I’ve been an aviation enthusiast since I was a kid. These days I don’t only love planes but I’m fascinated by operations and the customer experience. Every time I travel I put on my consultant hat and analyse each step of the experience.
It is a tough industry to make money in. Nearly ever airline in the western hemisphere has faced serious challenges in the past decade. It has become quite difficult to differentiate and competition seems to be primarily on price. I admit I don’t have much loyalty to any airline and nearly always base my decision on price. Having said that I do appreciate stress free flying.
One of the most stressful parts of flying is boarding the plane. It is stressful because it is generally very chaotic and very badly managed by the ground staff. That is precisely why I was pleasantly surprised recently when I traveled on Lufthansa out of Toronto. For the very first time I witnessed airline ground staff actively trying to organize passengers at the gate based on their seat assignments.
I fly intercontinental at least twice a year and every time my frustration piles up at boarding time and it isn’t at the other passengers. It’s at the management of gate operations(Read previous post on A380, Etihad and Turkish Airlines) that I found the biggest opportunity for improvement.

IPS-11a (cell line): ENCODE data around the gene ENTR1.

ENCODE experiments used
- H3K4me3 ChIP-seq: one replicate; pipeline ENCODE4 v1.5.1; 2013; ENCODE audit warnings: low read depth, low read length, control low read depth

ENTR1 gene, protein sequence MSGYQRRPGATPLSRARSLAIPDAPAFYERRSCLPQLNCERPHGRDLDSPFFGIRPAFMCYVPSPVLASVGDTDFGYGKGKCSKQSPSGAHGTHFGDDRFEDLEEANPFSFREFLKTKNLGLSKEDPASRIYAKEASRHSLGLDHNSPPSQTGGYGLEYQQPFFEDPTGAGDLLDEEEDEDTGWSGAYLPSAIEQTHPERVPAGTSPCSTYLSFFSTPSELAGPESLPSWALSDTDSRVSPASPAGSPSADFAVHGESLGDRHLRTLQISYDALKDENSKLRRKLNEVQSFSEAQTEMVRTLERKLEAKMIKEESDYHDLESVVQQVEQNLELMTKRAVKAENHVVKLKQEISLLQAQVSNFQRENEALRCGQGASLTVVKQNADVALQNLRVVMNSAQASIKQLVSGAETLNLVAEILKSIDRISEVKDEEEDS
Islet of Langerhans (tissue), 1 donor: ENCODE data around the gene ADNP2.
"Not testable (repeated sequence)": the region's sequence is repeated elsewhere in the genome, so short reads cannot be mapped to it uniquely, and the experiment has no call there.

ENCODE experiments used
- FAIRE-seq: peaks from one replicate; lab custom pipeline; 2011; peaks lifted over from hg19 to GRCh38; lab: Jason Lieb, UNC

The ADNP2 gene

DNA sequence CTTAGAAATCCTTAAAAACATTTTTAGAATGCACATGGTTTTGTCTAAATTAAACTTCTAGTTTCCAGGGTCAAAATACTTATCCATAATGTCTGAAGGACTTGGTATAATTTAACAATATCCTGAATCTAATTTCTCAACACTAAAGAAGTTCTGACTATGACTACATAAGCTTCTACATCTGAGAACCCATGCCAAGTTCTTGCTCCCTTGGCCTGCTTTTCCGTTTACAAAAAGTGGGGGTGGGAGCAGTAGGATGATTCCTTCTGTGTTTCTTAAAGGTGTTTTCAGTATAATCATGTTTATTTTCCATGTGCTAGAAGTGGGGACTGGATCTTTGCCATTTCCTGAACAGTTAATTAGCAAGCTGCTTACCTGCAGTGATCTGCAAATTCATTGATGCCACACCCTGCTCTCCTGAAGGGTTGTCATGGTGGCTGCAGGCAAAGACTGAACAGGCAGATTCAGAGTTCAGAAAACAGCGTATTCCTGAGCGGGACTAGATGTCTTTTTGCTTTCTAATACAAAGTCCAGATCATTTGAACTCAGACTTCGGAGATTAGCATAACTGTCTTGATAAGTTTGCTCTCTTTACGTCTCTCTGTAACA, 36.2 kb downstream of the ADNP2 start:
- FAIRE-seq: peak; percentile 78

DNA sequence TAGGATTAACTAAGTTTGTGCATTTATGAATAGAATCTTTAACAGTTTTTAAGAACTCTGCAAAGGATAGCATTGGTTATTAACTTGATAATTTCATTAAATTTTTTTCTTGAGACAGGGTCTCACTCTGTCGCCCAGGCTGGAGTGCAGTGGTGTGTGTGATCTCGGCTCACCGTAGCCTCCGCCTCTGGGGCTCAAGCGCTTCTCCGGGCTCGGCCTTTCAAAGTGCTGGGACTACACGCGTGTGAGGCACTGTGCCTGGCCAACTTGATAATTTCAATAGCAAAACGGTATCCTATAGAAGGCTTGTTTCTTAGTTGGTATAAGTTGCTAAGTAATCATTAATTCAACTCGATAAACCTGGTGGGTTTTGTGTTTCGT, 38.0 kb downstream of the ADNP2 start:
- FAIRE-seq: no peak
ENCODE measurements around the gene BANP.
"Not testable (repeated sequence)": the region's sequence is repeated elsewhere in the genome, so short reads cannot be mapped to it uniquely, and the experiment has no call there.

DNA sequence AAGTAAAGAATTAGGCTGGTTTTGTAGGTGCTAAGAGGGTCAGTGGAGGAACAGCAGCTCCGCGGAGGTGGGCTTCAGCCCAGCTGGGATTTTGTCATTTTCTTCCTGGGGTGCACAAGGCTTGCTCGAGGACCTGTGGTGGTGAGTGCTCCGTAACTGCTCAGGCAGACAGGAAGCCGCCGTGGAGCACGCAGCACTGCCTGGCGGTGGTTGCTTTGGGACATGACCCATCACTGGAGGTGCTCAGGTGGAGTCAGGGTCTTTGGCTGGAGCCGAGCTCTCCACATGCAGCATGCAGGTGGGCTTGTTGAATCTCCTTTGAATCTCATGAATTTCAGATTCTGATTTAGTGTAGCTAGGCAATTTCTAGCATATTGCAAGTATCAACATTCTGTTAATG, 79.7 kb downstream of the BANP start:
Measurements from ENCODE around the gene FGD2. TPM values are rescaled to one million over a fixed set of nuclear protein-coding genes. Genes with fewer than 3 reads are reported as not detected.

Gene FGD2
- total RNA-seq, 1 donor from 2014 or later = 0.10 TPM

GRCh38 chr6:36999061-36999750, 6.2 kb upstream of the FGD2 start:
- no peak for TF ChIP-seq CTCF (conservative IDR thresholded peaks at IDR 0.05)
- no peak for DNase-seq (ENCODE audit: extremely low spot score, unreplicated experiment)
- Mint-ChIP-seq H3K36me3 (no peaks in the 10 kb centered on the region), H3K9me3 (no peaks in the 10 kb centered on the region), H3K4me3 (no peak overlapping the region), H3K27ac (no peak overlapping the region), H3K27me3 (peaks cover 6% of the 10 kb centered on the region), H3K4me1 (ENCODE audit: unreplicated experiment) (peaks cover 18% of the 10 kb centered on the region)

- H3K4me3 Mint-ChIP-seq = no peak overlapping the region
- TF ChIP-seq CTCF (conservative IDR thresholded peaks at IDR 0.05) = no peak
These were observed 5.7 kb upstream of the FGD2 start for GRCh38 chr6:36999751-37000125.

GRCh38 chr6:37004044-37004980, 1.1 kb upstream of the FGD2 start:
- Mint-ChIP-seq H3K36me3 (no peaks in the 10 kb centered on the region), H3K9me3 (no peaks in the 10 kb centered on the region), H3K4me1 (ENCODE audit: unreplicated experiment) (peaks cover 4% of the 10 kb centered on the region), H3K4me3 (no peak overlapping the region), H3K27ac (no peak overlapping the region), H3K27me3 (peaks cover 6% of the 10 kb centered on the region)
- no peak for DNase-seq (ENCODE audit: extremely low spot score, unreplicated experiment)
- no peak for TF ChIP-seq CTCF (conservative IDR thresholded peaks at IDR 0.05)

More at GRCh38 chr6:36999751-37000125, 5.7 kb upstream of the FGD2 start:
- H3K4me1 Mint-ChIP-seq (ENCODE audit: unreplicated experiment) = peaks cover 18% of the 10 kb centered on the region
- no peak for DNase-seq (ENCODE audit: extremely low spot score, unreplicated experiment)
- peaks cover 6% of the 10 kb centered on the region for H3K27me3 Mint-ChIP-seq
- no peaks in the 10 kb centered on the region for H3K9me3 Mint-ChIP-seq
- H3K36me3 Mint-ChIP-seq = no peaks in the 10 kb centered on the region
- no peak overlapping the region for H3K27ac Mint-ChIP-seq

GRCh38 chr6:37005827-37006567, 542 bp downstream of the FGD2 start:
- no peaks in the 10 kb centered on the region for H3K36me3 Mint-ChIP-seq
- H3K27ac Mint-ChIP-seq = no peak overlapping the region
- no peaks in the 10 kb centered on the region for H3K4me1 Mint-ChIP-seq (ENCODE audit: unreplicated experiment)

Lufthansa was proactive at the gate in Toronto. They went around asking people around the gate if they were flying on their airline and proceeded to direct customers to the line that they should be in based on their seat assignment. This was done before any announcement was made that boarding was to start. What it did was to help avoid the rush of people towards the gate at the first announcement. That rush usually creates a massive bottle neck and inconveniences everyone. It also ruins the boarding system the airlines wishes to implement. The implementation wasn’t perfect given late comers to the gate would just walk up and try and board not knowing which group was boarding. However the attempt made the boarding process less painful. This only happened in Toronto and no where else on the journey.
I hope more airlines look at this part of the journey and improve it. Ultimately technology will help resolve this issue along with better airport and gate design.